2023 in Books

Between sewing and reading, how is there time for anything else?? So many projects to make and endless numbers of books to read but there are only 24 hours in the day – ah, one of life’s challenges.

This year I managed to read 52 books. For me, an average of one book each week is great. Of these, nine books were audio. For the most part I enjoy listening to a book while I am sewing or driving. Sometimes the narration is disappointing. For example, my notes on Home Front by Kristin Hannah say “meh- poor narration in this audio version. Didn’t like the sound of her voices.” This can make a big difference. Conversely, I listened to This is How It Always Is by Laurie Frankel and my notes mentioned “Narration really well done – voices of Poppy, Mom and Dad are perfect.”

Here is the list of books I read in 2023:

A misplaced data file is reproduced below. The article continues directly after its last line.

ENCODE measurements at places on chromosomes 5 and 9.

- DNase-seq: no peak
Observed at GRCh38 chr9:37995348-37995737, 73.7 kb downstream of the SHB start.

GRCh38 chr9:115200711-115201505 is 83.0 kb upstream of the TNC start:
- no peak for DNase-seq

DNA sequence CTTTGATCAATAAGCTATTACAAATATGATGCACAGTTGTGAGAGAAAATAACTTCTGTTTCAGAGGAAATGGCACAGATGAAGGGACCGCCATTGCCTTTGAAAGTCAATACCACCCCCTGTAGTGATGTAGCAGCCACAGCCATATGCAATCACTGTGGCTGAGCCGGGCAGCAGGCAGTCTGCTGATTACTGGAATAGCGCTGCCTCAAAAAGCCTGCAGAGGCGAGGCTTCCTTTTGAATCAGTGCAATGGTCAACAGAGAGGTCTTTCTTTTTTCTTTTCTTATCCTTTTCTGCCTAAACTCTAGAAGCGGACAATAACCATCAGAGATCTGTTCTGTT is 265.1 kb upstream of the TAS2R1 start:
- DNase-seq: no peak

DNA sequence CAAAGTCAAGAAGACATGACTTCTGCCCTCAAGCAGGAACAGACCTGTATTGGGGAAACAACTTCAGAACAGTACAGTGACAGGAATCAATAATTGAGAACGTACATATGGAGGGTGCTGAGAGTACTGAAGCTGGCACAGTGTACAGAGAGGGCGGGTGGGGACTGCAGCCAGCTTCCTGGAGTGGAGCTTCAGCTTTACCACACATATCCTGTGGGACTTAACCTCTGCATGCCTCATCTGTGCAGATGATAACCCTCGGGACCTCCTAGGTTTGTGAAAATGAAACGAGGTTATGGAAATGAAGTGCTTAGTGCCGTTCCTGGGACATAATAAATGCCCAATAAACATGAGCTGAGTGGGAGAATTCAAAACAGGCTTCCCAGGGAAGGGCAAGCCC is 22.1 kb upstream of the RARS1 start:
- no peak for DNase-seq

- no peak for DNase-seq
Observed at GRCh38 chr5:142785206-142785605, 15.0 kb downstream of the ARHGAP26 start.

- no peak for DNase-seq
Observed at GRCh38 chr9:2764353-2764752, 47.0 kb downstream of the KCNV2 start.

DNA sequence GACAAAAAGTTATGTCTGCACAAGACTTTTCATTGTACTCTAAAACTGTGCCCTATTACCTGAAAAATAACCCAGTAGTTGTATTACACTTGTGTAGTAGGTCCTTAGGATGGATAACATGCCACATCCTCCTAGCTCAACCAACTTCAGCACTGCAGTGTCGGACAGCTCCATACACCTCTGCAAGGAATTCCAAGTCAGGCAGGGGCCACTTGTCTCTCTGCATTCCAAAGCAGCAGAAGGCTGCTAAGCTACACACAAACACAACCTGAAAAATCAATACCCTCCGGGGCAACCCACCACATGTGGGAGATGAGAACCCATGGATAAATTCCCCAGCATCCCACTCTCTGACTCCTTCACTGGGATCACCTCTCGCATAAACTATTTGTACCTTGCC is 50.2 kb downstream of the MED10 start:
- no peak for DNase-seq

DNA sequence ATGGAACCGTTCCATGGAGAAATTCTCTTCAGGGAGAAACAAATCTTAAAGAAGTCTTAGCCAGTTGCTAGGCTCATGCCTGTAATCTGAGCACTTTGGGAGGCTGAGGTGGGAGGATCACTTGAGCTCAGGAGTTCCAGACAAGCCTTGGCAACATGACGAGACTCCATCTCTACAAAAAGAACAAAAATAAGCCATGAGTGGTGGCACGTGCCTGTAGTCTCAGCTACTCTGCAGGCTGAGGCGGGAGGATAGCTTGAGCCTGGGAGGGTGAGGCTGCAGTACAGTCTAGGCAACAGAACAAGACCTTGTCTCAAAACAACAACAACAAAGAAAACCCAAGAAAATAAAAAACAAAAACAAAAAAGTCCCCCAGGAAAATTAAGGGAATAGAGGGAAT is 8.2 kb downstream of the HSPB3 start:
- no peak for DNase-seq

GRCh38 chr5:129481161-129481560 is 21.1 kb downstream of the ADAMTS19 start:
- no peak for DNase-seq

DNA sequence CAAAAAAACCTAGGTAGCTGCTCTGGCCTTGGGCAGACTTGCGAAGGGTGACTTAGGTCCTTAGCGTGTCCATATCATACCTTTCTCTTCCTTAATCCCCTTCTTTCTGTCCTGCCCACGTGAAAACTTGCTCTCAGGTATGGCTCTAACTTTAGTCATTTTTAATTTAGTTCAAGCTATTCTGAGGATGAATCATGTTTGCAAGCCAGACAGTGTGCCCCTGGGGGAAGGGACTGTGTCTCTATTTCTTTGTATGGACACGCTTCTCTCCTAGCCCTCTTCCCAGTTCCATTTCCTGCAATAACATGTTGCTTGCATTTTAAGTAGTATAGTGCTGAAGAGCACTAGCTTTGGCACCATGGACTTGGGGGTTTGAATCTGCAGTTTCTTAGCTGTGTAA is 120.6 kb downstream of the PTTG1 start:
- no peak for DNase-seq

The Stolen Book of Evelyn Aubrey by Serena Bursick

The Affair by Lee Child

The Pig and I by Rachel Toor (memoir)

I’m Glad My Mom Died  by Jennette N McCurdy (memoir)

Call Of the Midwife by Jennifer Worth

The Night She Disappeared by Lisa Jewell

Good For You by Camille Pagan (dumb and predictable)

House of Sand and Fog by Andre Dubus- Very depressing book.

Montana 1948 by Larry Watson

The Giver of Stars by Jojo Moyes

Home Front by Kristin Hannah – meh- audio – poor narration in audio version. Didn’t like the sound of her voices

Rise and Shine by Anna Quindlen

The Patron Saint of Liars – Ann Patchett

Camino Island by John Grisham

Lessons in Chemistry by Bonnie Garmus  

The Magician’s Assistant by Ann Patchett – Audio – great book.

Peacock Emporium by Jojo Moyes

Hour of the Assassin by Matthew Quirk 

Eleanor Oliphant is Completely Fine by Gail Honeyman (so good and such a surprising ending)

Gap Creek by Robert Morgan

Other People’s Houses by Abbi Waxman

Dressmakers of Prospect Heights by Kitty Zeldis

Camino Winds by John Grisham, sequel to Camino Island

Blue Moon – by Lee Child – audio

Happy Go Lucky by David Sedaris (audio)

The Yellow Room – Mary Roberts Reinhardt